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§ 3. The Method of Sanctification.
It has already been shown that although sanctification does not exclude all cooperation on the part of its subjects, but, on the contrary, calls for their unremitting and strenuous exertion, it is nevertheless the work of God. It is not carried on as a mere process of moral culture by moral means; it is as truly supernatural in its method as in its nature. What the Bible teaches in answer to the question, How a soul by nature spiritually dead, being quickened by the mighty power of God, is gradually transformed into the image of Christ, is substantially as follows, —
The Soul is led to exercise Faith.
1. It is led to exercise faith in the Lord Jesus Christ, to receive Him as its Saviour, committing itself to Him to be by his merit and grace delivered from the guilt and power of sin. This is the first step, and secures all the rest, not because of its inherent virtue or efficacy, but because, according to the covenant of grace, or plan of salvation, which God has revealed and which He 227has pledged Himself to carry out, He becomes bound by his promise to accomplish the full salvation from sin of every one who believes.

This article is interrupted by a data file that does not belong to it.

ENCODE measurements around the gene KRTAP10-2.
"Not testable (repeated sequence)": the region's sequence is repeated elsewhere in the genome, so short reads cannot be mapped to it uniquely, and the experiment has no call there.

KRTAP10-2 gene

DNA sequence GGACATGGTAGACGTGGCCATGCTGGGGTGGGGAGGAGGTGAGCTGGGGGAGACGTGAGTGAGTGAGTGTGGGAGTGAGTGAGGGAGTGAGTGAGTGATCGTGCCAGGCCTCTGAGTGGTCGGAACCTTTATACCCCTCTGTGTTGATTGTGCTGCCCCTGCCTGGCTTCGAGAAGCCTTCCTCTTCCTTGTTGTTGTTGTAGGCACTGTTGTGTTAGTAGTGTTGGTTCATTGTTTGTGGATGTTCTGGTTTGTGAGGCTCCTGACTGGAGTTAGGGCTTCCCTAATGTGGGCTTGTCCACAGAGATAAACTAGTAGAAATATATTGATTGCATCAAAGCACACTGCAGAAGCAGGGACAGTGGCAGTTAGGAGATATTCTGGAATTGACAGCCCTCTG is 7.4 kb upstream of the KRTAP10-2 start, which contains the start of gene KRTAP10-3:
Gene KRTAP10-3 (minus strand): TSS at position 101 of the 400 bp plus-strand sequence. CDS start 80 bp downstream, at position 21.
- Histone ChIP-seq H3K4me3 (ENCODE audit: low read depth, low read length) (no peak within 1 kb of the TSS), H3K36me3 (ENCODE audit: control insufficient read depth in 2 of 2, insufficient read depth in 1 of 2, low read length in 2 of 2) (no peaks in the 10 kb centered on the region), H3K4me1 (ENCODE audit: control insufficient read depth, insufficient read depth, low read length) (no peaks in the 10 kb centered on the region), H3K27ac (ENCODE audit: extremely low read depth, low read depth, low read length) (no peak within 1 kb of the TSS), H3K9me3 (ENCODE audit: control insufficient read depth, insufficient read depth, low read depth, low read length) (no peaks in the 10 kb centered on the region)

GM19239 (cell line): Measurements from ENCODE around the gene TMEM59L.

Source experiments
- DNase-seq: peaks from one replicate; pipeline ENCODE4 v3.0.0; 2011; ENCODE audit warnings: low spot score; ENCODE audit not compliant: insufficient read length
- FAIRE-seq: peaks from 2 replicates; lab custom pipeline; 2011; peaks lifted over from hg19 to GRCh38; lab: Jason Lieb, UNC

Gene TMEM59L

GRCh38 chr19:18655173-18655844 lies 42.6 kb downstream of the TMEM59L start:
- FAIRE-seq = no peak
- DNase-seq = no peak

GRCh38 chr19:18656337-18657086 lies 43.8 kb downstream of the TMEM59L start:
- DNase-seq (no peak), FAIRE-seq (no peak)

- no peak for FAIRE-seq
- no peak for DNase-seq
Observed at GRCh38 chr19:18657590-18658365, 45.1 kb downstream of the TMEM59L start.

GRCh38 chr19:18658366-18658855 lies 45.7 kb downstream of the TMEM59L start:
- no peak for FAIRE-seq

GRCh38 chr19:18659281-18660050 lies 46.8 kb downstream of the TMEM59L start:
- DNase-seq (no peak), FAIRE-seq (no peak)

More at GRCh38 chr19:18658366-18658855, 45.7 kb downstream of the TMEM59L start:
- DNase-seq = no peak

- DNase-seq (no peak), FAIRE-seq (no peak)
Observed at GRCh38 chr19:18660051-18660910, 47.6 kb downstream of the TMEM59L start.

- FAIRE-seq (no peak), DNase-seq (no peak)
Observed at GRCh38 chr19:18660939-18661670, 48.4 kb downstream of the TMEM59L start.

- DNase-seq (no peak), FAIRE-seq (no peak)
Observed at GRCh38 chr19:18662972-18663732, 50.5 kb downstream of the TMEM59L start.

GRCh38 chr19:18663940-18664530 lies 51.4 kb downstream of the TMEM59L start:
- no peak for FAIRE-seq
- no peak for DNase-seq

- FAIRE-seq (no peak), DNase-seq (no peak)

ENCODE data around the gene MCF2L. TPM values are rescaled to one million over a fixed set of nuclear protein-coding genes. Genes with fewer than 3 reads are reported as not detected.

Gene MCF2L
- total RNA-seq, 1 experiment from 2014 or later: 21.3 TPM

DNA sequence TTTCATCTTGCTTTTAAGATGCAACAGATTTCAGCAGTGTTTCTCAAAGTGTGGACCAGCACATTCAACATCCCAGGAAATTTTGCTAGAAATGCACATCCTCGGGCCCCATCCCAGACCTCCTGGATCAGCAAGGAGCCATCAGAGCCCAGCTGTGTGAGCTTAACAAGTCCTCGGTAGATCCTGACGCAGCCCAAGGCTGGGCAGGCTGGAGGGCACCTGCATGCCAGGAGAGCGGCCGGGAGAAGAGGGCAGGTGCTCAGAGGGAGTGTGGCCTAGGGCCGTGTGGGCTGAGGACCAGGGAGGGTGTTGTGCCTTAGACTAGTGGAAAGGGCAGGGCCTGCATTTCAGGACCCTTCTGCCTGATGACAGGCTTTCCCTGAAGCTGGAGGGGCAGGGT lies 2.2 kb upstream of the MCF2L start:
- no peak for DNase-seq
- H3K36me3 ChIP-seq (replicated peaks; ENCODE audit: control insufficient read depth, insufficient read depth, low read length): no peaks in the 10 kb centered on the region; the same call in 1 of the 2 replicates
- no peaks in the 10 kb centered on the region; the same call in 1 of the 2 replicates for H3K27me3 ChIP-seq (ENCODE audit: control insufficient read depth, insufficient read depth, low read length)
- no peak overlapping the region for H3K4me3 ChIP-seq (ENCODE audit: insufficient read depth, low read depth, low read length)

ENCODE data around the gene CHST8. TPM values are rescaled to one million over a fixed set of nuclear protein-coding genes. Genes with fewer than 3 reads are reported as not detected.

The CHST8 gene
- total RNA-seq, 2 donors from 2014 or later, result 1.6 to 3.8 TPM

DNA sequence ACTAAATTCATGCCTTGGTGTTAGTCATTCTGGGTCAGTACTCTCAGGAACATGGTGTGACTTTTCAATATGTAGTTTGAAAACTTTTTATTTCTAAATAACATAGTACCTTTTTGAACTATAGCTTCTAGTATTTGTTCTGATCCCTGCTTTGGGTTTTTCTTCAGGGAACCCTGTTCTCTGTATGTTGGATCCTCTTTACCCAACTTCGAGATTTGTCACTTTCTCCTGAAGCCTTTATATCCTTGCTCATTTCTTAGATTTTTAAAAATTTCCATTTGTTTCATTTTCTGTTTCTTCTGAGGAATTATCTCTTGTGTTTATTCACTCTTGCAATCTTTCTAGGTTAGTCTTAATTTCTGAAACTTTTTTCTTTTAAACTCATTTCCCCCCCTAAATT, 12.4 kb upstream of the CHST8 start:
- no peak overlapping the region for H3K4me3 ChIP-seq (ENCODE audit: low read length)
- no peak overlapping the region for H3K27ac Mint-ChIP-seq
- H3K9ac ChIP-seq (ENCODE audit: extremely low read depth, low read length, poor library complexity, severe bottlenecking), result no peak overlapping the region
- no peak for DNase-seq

The Effect of Union with Christ.